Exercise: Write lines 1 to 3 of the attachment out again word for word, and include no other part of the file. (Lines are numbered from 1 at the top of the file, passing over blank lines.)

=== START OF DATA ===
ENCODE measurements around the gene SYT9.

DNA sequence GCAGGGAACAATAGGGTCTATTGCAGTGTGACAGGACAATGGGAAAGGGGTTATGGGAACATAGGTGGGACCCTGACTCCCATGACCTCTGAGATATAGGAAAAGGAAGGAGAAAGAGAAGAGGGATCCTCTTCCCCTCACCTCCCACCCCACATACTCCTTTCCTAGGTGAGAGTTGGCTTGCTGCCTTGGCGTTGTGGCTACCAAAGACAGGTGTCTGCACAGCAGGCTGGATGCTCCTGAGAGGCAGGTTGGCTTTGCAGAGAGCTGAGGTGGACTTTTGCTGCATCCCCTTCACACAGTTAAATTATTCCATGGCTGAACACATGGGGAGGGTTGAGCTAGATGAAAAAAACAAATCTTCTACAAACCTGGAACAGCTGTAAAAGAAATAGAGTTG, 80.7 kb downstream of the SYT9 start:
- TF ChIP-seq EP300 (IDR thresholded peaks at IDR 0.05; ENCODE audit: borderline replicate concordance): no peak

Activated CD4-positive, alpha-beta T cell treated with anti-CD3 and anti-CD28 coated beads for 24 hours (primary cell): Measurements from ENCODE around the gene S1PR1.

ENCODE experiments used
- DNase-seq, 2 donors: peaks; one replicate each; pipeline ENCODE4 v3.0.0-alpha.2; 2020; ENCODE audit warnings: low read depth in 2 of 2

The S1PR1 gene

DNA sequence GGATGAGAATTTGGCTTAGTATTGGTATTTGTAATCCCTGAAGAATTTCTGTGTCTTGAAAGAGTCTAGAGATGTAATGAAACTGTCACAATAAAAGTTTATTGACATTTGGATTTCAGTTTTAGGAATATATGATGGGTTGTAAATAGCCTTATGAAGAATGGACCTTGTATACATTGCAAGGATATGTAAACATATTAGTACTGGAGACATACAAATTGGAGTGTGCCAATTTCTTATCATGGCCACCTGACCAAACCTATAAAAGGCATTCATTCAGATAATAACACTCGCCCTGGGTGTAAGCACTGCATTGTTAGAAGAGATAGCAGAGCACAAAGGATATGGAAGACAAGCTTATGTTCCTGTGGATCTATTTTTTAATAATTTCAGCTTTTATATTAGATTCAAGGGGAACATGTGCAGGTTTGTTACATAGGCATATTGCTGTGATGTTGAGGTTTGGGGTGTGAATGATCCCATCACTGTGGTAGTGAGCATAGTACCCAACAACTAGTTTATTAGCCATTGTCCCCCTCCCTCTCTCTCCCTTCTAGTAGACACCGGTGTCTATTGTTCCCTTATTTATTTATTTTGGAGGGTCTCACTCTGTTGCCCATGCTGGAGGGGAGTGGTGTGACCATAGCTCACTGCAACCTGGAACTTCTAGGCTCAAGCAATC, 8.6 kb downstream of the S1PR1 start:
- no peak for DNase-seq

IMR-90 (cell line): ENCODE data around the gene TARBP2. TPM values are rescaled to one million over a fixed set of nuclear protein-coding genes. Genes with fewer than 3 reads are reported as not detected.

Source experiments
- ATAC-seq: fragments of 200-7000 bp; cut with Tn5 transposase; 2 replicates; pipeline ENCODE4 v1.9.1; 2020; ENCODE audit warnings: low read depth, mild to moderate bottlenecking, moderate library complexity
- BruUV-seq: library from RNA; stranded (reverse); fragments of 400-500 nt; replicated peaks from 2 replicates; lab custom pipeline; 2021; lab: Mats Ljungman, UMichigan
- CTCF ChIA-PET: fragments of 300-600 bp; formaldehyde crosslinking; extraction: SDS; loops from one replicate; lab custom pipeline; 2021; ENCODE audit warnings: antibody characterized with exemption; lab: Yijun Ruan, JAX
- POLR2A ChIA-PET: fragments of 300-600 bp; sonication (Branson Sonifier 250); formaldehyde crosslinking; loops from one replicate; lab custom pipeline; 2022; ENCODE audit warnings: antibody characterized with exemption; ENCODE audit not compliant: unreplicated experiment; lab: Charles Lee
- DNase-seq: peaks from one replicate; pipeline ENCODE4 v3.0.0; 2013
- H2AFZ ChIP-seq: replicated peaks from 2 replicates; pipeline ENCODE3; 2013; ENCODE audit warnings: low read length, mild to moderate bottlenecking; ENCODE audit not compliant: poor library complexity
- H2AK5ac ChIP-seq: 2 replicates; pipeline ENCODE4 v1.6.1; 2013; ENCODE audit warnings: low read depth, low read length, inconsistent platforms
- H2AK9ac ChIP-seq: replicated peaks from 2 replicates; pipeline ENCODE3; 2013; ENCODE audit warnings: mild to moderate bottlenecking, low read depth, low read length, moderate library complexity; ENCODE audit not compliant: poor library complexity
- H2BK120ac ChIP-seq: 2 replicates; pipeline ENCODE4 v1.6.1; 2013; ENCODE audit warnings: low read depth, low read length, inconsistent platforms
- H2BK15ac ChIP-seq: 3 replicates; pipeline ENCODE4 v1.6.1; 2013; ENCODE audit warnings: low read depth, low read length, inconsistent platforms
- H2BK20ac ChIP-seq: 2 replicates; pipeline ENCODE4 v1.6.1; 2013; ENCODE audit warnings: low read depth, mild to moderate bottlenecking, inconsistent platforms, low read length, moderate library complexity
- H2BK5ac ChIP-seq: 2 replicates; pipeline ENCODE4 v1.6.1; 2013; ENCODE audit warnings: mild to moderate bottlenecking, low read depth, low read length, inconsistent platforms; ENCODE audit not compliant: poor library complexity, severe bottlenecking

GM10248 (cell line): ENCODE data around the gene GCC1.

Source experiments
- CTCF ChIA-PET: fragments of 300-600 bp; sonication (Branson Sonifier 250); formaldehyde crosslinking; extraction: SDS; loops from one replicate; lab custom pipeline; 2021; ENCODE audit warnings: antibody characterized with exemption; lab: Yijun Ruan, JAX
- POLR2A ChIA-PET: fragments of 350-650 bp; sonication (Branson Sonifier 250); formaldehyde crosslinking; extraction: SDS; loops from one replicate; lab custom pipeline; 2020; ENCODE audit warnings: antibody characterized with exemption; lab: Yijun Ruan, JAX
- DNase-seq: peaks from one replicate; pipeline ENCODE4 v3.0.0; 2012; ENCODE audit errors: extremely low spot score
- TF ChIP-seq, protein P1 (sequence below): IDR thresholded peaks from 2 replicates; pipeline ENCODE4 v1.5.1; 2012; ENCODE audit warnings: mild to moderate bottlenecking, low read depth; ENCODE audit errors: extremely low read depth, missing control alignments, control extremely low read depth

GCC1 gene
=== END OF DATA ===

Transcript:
ENCODE measurements around the gene SYT9.

DNA sequence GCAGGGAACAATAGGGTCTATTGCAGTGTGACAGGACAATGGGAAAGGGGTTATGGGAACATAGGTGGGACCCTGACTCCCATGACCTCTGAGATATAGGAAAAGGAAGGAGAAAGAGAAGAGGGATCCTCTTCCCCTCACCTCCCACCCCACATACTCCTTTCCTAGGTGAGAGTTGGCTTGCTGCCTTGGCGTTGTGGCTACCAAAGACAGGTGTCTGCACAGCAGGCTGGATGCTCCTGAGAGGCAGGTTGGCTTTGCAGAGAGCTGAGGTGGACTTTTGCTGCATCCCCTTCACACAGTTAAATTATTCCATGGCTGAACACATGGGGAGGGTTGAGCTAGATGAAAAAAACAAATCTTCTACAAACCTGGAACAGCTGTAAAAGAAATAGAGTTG, 80.7 kb downstream of the SYT9 start:
- TF ChIP-seq EP300 (IDR thresholded peaks at IDR 0.05; ENCODE audit: borderline replicate concordance): no peak